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Hospital knitting appeal gets global response

Norfolk Knitters and Stitchers with dementia support worker Claudia Rumford.

Norfolk Knitters and Stitchers with dementia support worker Claudia Rumford.

Archant

Knitters across the world have responded overwhelmingly to an appeal from the N&N for special bands to be made for people with dementia.

Knitters wanted

An estimated 16,400 people in Norfolk have dementia (either diagnosed or undiagnosed).

That is equivalent to around one in 53 people in the county, or the combined population of Cromer, Hunstanton, and Holt, while an additional 9,000 people are expected to be affected by the illness in the next 20 years.

The greatest growth will be in the over-90s.

To coincide with their knitting appeal, the N&N launched a social media campaign called #iCare.

Liz Yaxley said: “We also ask our knitters to take photos of themselves making the sensory bands and send it to us on Twitter using the hashtag to show the variety of ways we can help patients with dementia.

“It’s so nice to see the creations online that are coming our way and that people enjoy making their individual creations.”

Knitters can obtain a pattern from www.nnuh.nhs.uk and send completed items to Communications, Level 4 West Outpatient, NNUH, Colney Lane, Norwich, NR4 7UY.

The hospital launched an appeal during Dementia Awareness Week last month urging people to create sensory bands which can be therapeutic for patients and help them relax.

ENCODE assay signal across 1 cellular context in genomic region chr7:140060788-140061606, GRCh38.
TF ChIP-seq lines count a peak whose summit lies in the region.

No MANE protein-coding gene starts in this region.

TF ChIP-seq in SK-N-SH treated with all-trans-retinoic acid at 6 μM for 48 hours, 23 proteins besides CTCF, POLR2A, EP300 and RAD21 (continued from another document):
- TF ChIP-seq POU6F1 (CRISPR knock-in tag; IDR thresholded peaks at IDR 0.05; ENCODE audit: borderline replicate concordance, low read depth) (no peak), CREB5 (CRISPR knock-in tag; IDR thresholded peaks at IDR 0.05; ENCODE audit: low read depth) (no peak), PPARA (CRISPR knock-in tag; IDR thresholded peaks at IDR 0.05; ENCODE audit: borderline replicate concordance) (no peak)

And knitters did not disappoint as bands began to arrive from places such as Florida, France, Ireland, Scotland, Isle of Wight, Channel Islands, and Cornwall.

This week the hospital received its 200th band. “We have been overwhelmed with the number that we have received, as well as how far the items have travelled in order to help our patients with dementia,” said Liz Yaxley, integrated dementia services project manager at the hospital.

“The sensory band is designed to help people find comfort in tactile stimulation which they may be missing, especially when they are away from home.

“The bands can be reassuring and help people feel more relaxed and safe.”

The sensory bands are offered to patients with dementia on specialist wards, and in the A&E department and outpatient clinic areas.

A number of the bands have been made by Norfolk Knitters and Stitchers.

“We are so thankful to everyone who has spared the time to help our patients,” Ms Yaxley said. “It is invaluable to the patients themselves.”

Have you got a health story? Email our health correspondent at nicholas.carding@archant.co.uk

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